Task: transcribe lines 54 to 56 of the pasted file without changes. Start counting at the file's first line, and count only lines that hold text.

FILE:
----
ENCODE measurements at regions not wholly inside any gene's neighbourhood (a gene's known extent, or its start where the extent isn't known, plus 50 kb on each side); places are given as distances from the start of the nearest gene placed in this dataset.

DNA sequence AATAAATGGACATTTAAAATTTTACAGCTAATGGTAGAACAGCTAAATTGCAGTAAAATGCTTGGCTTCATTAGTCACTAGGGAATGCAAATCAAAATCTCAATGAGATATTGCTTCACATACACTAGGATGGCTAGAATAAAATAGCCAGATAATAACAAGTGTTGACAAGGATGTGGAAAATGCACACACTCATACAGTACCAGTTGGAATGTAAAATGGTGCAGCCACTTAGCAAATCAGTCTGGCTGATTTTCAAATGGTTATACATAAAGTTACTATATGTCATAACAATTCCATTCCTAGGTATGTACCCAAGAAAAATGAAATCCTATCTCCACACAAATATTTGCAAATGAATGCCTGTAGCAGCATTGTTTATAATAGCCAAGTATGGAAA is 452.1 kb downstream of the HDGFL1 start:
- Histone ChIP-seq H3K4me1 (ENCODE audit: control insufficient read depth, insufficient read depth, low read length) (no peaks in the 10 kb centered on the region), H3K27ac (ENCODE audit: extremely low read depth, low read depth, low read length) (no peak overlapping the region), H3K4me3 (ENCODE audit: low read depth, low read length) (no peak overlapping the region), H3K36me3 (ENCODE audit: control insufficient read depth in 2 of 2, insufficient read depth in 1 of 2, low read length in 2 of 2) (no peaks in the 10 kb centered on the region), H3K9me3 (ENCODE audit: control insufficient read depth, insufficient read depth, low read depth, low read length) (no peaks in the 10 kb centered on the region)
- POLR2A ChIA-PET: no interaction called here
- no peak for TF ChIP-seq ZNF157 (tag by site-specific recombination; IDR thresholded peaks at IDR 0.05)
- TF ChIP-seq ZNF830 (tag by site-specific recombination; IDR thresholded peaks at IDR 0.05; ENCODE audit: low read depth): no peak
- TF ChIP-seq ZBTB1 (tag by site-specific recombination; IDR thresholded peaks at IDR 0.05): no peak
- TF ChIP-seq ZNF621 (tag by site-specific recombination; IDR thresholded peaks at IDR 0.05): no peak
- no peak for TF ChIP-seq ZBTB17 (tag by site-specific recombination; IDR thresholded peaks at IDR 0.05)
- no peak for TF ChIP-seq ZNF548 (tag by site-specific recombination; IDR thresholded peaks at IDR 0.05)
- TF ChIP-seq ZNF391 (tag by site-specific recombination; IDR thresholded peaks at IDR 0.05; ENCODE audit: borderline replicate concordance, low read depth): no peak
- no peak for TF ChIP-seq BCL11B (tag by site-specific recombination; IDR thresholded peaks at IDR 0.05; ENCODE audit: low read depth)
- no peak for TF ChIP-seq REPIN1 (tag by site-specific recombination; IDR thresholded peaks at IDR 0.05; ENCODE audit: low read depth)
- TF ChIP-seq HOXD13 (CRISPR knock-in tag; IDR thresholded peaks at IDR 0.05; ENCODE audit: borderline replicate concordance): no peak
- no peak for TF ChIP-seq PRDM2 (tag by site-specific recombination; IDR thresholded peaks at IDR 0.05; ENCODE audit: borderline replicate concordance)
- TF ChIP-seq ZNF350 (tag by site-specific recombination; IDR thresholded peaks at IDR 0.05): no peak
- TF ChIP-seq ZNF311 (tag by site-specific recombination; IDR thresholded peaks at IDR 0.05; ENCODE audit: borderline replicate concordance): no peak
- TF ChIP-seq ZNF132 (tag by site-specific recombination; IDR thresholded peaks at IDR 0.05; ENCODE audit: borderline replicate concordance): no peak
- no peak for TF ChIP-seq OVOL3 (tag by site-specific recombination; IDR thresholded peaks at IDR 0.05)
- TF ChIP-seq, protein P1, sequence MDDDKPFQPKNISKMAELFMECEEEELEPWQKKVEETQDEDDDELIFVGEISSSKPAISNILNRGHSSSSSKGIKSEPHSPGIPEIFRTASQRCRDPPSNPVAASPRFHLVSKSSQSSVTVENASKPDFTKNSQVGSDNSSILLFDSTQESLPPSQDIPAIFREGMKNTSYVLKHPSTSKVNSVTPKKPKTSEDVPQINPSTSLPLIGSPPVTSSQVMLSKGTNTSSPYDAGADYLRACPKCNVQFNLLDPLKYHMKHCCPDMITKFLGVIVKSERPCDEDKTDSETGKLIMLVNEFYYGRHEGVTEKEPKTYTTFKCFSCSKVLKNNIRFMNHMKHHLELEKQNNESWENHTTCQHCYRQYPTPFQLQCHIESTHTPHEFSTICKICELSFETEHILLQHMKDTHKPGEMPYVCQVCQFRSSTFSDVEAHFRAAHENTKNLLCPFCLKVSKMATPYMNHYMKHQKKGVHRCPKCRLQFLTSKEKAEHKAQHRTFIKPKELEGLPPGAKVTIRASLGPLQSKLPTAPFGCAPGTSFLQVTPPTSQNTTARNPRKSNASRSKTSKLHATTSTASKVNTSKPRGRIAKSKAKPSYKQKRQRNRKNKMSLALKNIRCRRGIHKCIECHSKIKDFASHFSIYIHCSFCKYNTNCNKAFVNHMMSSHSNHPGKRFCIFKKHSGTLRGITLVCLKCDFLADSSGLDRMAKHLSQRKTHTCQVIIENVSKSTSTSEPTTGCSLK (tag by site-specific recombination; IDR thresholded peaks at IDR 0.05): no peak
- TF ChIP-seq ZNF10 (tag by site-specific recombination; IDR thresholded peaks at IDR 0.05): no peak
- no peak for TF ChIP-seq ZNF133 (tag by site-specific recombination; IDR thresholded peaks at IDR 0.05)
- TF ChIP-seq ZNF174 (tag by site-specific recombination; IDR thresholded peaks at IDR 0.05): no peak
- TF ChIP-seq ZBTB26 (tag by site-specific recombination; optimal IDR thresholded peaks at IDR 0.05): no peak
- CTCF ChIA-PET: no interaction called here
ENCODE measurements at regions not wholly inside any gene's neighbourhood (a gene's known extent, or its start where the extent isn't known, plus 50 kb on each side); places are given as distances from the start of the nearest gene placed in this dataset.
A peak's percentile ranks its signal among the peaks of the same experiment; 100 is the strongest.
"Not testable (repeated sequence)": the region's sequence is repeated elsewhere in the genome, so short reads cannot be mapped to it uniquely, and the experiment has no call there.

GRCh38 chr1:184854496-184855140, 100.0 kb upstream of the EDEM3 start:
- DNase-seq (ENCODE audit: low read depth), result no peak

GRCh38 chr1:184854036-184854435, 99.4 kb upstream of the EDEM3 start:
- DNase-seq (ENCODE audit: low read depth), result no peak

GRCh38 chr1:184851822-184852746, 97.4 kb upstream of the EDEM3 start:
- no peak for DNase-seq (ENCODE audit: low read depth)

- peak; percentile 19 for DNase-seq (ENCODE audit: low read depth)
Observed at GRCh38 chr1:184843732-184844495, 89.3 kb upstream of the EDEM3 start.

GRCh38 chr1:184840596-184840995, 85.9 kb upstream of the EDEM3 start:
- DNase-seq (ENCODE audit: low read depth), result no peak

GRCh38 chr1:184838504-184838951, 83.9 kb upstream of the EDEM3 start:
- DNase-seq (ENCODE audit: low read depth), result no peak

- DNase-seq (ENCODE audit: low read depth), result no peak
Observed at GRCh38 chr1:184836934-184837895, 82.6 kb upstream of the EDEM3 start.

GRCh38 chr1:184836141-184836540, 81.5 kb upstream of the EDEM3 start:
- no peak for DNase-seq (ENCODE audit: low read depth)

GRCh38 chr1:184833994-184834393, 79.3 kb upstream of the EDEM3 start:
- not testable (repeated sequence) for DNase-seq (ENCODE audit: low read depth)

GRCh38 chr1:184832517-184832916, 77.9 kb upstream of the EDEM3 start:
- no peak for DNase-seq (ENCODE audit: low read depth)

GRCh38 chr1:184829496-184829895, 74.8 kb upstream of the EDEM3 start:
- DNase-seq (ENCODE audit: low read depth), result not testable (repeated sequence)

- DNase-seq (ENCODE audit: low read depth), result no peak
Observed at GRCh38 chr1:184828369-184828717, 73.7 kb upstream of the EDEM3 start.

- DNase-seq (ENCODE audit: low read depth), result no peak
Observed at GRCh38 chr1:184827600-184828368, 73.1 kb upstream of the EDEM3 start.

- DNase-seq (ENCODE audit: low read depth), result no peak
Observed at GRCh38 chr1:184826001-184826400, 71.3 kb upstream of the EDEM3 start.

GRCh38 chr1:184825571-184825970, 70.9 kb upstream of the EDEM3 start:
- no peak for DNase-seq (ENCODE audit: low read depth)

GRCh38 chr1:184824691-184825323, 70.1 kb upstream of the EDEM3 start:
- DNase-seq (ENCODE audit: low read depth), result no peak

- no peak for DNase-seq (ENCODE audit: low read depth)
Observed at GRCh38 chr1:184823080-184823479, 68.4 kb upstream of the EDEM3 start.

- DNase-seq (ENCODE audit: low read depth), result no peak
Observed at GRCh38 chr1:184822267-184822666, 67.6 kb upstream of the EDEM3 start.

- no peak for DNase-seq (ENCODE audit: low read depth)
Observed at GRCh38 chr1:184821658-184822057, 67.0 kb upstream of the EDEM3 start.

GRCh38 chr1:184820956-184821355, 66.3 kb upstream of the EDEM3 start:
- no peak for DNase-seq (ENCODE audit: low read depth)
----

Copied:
Observed at GRCh38 chr1:184827600-184828368, 73.1 kb upstream of the EDEM3 start.

- DNase-seq (ENCODE audit: low read depth), result no peak
Observed at GRCh38 chr1:184826001-184826400, 71.3 kb upstream of the EDEM3 start.